Henry “Hank” Armour, NACS
We believe that to truly succeed, you have to think big.
— Henry “Hank” Armour, NACS
Under his leadership, NACS, the Association for Convenience & Fuel Retailing, has become an increasing force to be reckoned with through its efforts to connect c-store operators and lawmakers; keep a level playing field in everything from credit card fees to tobacco sales regulation; and help retailers navigate labor and benefits issues.
Bouchard is perhaps best noted for being a shrewd acquirer of convenience store assets and for successfully integrating these diverse acquisitions within a decentralized management structure. He has always felt that decentralization is the only way to build a company where the model is to adapt to the local communities.
Alain Bouchard, Alimentation Couche-Tard Inc.
The father-and-son team created an iconic
c-store chain, which today operates nearly 800 stores. Chester’s founding philosophy of continuous evolution and a commitment to hiring good people and promoting from within remains an integral part of QT’s continued success today under Chet’s leadership.
Chester & Chet Cadieux, QuikTrip Corp.
If you try to do that in a big, centralized office, it won’t be successful. Being decentralized is a big, big thing for us.
— Alain Bouchard, Alimentation Couche-Tard Inc.
— Henry “Hank” Armour, NACS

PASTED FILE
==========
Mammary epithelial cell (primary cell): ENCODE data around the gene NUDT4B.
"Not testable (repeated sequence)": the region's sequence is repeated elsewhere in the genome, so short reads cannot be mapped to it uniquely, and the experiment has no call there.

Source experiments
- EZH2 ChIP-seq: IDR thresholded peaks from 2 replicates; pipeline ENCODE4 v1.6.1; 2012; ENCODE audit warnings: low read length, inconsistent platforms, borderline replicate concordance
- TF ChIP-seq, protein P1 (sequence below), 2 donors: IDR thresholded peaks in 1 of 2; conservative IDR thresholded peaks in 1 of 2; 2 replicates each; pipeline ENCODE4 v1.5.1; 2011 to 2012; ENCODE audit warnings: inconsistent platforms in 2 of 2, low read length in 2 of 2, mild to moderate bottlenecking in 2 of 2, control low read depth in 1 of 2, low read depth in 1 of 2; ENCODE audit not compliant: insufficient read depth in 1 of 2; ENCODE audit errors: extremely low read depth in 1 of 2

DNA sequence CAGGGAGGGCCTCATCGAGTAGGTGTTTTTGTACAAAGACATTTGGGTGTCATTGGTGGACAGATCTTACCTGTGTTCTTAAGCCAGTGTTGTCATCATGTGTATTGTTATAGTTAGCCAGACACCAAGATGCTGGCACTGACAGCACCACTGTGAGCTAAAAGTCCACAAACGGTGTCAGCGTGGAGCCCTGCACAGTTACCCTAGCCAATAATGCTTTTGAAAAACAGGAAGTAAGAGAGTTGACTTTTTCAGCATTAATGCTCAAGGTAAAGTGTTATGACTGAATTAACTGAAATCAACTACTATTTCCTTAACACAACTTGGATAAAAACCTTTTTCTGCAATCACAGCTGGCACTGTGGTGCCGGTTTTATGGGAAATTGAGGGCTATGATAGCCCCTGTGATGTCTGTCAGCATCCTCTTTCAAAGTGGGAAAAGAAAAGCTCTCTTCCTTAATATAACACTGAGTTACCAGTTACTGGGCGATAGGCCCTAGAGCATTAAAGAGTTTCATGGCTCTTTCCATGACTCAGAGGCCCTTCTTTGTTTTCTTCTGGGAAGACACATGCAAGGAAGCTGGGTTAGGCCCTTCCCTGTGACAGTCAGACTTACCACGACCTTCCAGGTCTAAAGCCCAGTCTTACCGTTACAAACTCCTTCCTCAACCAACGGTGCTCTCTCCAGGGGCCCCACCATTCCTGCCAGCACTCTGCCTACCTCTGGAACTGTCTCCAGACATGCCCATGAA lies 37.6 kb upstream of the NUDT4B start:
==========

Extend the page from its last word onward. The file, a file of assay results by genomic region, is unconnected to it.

Chet has taken a company and platform built by his father and taken it to new heights, while redefining convenience.
Hubbard is well-known for being a champion for the convenience store industry and a trailblazer in everything she does. She broke ground for women in the industry, serving as the first female chair of NACS from 2008-2009 and then becoming the first woman inducted into the Convenience Store News Hall of Fame in 2010.
Sonja Hubbard, E-Z Mart Stores Inc.
UPON RECEIVING HER CSNEWS HALL OF FAME ACCOLADE, SONJA HUBBARD SAID SHE HOPED HER INDUCTION WAS A SYMBOL OF HOW FAR THE CONVENIENCE STORE INDUSTRY HAS COME WITH RESPECT TO WOMEN IN LEADERSHIP ROLES.
The Sheetz family has run its Altoona, Pa.-based convenience store business for 67 years. Bob, Steve and Stan Sheetz each played a part in transforming the family business from a single dairy store to an industry-leading chain of 580 “convenience restaurants” known for continuous innovation.
Bob, Steve & Stan Sheetz, Sheetz Inc.
In 1964, he succeeded his father and stepped up to the position of president and CEO, a role he held for 30 years. The most significant milestone in his tenure was computerizing the distribution system. Being the first to do so is lauded as a key part of the continued success of McLane Co. Inc. today.
Drayton McLane Jr., McLane Group
The Casey’s co-founder headed the chain for 35 years before stepping down as CEO in 1998 and taking on the role of chairman of the board. Lamberti is credited with creating the Casey’s strategy of establishing stores in communities with a population of 5,000 or less.
Don Lamberti, Casey’s General Stores Inc.
— Steve Sheetz, Sheetz Inc.
We are constantly trying to find out what customers want and what we can do to give it to them. We want to create the stores that will put the Sheetz stores as we know them today out of business.
— An industry insider